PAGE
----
Auctions, also commonly referred to as “stockyards” or “livestock markets,” are establishments where farm animals are kept until they are sold or shipped on to another destination. Some animals may have to endure transport to multiple auctions before they are ultimately sold for fattening, or more likely, for slaughter.
In the U.S., auctions are regulated by the Grain Inspection, Packers and Stockyards Administration (GIPSA), an agency of the USDA that promotes the marketing and trade of farm animals and agricultural products. Historically, GIPSA has refused to address animal welfare concerns, and incidents of abuse and neglect occur as a result.
Auctions have a poor record of animal welfare. Lacking are protocols that provide all animals with sufficient food, water, space for rest, shade in hot weather, and comfortable quarters in cold weather. Animals too sick or injured to walk (referred to as "nonambulatory animals" or "downers") may be unable to reach food or water and can suffer from inhumane attempts to force them to move, including being rammed with forklifts, shocked repeatedly by electrical prods and dragged by chains around their neck or legs. Downed animals may be left to die, and sometimes even tossed onto garbage piles while still alive.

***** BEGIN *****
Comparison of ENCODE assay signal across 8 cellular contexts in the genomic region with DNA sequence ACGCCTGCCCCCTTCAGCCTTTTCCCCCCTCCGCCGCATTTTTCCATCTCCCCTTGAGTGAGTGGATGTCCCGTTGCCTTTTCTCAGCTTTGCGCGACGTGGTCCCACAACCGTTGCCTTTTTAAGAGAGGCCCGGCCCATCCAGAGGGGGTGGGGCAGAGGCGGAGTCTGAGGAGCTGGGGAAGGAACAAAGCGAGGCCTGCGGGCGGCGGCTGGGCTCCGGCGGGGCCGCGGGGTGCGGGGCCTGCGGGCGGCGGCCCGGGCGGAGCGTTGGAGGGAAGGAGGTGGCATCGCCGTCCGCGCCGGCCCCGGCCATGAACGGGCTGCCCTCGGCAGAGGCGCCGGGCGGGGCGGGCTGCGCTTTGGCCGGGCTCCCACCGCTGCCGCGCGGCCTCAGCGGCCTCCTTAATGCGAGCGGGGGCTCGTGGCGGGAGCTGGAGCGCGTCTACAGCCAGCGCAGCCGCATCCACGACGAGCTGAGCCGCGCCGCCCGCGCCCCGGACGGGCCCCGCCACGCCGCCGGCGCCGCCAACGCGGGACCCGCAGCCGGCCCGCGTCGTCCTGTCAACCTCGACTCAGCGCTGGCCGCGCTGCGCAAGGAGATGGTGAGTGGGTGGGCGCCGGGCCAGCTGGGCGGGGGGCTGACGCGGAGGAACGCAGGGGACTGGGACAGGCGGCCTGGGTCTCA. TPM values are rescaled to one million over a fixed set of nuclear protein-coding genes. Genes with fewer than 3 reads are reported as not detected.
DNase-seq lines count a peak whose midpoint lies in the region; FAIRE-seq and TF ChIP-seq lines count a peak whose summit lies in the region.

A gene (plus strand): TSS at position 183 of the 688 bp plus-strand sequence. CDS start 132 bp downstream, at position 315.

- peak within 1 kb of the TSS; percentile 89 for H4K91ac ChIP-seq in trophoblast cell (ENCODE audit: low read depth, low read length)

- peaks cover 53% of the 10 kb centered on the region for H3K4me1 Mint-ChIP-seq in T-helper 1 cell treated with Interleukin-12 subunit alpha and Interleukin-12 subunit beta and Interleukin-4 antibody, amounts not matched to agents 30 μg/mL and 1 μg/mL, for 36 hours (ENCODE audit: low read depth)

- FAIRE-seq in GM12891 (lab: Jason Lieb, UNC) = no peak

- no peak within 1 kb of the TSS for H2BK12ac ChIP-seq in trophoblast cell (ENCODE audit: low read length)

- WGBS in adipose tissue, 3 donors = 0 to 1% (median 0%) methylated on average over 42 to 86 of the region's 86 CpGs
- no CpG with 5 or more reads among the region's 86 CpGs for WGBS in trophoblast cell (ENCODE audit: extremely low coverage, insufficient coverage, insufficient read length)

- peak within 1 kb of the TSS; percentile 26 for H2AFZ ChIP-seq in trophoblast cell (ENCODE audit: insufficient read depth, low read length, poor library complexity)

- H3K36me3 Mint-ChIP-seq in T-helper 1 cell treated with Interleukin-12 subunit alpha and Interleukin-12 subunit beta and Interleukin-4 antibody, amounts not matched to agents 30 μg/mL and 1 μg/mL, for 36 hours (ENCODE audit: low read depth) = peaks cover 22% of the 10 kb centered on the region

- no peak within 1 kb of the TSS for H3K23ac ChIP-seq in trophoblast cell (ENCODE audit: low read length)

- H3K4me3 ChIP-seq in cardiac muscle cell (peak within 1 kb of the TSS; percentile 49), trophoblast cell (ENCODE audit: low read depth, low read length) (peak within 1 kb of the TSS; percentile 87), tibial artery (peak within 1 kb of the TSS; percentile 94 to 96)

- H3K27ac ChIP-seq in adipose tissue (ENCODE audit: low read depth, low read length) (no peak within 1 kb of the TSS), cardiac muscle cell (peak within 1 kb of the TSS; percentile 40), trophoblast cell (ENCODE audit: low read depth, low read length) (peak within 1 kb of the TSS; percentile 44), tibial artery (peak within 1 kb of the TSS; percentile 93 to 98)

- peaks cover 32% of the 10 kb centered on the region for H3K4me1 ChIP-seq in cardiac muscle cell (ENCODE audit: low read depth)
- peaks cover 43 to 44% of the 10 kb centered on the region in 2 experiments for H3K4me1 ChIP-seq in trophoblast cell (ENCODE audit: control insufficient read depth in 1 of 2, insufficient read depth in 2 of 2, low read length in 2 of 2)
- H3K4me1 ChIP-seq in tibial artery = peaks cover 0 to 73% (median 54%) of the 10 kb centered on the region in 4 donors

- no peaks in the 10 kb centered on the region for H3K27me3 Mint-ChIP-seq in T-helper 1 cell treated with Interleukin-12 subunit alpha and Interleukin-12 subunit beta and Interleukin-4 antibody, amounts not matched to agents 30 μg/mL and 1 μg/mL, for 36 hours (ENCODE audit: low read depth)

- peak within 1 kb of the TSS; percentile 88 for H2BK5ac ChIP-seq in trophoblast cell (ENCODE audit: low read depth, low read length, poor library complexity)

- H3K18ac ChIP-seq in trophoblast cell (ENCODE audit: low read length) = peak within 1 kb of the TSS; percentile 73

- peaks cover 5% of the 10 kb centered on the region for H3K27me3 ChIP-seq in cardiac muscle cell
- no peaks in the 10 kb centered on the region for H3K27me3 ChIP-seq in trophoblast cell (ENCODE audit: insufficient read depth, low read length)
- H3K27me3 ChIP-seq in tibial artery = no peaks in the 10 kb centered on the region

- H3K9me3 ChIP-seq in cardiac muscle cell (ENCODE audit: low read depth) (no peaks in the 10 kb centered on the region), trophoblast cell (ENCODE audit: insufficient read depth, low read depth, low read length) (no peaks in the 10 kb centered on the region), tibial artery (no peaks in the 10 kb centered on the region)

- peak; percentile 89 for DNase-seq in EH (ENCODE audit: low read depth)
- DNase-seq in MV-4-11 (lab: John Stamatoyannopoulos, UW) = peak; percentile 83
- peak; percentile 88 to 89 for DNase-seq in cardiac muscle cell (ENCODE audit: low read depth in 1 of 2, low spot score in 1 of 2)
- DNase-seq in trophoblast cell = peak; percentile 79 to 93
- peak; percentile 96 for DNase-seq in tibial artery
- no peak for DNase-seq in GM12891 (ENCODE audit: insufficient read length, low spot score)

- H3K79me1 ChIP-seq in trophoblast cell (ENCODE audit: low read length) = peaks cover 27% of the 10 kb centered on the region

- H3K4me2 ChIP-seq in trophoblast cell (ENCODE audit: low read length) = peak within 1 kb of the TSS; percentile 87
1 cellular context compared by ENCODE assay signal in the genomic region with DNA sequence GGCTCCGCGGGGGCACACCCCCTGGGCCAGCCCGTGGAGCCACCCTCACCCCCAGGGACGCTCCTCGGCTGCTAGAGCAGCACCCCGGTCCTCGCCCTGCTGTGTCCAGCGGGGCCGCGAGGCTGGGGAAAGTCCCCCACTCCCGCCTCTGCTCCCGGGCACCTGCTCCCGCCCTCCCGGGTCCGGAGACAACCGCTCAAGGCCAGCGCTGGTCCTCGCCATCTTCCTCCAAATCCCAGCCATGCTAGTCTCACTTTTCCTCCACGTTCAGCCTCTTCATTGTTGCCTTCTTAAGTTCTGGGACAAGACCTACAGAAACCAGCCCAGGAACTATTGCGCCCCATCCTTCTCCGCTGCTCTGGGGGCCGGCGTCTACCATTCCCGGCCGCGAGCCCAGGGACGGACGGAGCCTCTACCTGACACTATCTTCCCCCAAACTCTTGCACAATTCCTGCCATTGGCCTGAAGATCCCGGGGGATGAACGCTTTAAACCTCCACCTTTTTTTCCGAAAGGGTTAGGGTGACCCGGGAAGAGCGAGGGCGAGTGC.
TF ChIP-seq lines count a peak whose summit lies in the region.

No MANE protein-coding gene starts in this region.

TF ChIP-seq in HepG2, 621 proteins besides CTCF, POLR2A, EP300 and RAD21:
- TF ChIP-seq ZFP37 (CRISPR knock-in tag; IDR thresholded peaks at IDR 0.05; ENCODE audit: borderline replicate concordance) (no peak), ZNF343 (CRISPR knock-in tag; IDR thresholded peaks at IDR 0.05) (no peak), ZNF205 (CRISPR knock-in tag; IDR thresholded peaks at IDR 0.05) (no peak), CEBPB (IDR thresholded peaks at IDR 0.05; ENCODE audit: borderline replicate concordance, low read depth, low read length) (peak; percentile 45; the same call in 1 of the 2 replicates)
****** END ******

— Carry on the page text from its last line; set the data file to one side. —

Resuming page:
Due to serious welfare concerns and the potential for spreading disease, AWI opposes the selling of animals at markets. However, to reduce animal suffering associated with the auctions that do exist, AWI advocates:
- an age limit on animals sent to market (calves under 10 days of age for example)
- requiring health certificates indicating fitness for marketing of all animals and prohibiting the marketing of nonambulatory animals
- setting of standards for animal care at auctions
- enactment of federal &/or state laws requiring that nonambulatory animals at auctions, slaughterhouses, and on transport trucks be promptly and humanely euthanized.
Last Updated: December 28, 2010